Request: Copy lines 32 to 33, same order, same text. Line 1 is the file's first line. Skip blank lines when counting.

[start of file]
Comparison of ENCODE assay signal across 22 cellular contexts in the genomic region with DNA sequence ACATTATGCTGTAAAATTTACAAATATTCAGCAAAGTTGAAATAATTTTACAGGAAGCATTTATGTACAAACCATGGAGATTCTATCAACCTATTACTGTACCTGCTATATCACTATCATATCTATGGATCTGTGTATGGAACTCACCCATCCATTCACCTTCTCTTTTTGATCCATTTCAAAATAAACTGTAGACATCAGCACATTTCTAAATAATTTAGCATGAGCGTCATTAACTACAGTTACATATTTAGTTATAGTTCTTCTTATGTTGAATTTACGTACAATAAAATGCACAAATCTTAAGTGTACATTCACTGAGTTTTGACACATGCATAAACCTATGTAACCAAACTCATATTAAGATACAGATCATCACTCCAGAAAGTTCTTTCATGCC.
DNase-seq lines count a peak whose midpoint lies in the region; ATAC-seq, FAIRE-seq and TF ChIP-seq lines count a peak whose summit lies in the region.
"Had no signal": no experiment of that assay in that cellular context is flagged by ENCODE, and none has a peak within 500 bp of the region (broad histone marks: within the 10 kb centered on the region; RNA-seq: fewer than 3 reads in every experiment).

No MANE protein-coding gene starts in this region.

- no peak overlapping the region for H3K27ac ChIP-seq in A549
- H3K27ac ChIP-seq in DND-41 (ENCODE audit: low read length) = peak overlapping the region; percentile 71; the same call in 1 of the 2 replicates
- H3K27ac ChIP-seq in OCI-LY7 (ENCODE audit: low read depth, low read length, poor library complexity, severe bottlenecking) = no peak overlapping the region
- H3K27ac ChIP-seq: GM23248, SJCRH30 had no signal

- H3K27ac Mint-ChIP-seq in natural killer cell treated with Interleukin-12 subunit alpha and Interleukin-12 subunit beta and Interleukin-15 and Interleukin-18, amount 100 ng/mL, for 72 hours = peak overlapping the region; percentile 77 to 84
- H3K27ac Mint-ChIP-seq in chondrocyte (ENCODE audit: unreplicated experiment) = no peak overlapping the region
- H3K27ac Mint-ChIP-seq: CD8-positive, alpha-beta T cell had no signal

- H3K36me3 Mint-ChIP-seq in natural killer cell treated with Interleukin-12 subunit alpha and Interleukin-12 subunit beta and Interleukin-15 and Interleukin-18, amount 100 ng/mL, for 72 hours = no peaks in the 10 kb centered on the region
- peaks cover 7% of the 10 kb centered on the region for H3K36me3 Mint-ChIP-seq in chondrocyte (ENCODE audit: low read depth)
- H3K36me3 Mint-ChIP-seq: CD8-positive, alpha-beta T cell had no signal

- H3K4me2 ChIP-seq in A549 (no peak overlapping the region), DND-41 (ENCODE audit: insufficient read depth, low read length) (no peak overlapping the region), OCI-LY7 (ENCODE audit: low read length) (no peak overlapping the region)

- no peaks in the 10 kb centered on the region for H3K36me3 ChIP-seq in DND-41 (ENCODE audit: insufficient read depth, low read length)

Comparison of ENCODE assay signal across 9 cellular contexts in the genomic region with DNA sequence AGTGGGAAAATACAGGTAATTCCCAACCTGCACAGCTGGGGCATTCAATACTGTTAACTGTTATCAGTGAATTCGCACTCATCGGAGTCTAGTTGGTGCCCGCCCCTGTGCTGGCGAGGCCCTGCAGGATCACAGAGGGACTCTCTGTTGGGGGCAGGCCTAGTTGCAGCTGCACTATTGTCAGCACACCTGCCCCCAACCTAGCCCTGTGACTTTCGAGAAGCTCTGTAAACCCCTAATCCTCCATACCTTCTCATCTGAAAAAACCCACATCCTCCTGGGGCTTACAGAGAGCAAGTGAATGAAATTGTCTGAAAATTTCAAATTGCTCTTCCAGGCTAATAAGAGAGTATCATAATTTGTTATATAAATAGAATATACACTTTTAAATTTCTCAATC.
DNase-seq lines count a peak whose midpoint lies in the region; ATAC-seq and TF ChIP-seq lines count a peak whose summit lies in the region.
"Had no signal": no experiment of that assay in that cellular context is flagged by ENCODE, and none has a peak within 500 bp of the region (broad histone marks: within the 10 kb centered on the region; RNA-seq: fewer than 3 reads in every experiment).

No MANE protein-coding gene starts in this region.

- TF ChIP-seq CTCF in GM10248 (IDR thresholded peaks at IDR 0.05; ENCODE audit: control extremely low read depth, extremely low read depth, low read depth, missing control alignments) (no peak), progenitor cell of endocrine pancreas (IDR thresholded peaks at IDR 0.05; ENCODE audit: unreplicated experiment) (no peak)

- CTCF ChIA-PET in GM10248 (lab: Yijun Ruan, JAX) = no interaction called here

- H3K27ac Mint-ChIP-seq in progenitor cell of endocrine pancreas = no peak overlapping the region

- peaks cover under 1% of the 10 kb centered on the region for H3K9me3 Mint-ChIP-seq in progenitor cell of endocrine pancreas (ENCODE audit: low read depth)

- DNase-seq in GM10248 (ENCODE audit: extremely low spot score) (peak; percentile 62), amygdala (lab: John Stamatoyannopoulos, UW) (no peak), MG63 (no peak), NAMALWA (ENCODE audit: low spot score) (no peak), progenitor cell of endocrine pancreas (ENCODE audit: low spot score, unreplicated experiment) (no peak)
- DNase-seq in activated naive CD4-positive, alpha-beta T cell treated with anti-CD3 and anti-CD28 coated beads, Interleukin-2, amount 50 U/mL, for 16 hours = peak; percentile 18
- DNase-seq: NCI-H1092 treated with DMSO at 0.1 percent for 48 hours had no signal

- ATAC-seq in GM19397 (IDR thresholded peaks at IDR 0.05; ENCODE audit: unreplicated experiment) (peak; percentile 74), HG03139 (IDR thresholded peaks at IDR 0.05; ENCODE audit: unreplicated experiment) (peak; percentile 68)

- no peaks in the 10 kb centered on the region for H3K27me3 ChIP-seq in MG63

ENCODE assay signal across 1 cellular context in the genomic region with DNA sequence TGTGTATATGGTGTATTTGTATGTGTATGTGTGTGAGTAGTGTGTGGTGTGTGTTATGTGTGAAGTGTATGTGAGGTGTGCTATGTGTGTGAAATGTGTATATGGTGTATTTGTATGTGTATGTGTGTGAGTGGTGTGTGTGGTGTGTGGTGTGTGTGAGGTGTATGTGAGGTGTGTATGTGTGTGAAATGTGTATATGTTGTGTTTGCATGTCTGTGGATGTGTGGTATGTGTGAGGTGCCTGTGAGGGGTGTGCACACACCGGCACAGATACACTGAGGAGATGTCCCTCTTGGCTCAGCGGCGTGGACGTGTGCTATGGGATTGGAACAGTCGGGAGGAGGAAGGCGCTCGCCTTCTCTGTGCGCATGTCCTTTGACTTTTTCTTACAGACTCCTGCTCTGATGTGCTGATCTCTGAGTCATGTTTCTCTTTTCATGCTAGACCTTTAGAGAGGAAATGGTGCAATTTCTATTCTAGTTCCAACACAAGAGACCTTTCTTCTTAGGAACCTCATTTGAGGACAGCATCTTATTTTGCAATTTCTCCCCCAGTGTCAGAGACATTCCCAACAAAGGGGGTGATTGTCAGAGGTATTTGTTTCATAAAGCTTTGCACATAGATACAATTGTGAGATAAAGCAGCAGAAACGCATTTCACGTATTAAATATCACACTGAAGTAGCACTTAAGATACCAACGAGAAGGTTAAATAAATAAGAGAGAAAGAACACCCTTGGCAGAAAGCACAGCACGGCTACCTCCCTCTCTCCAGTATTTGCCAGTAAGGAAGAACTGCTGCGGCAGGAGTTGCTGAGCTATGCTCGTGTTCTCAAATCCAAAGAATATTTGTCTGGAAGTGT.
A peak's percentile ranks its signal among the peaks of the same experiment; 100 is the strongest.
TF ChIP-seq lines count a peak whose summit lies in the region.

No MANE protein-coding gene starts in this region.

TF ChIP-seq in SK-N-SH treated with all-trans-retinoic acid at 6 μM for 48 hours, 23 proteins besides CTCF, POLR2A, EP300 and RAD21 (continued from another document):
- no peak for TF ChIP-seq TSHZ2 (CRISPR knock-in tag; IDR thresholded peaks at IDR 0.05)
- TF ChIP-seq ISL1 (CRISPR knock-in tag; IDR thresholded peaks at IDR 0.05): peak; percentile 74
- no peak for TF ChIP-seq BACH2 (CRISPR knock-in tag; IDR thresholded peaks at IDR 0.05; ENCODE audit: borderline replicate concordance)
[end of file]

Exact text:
TF ChIP-seq lines count a peak whose summit lies in the region.

No MANE protein-coding gene starts in this region.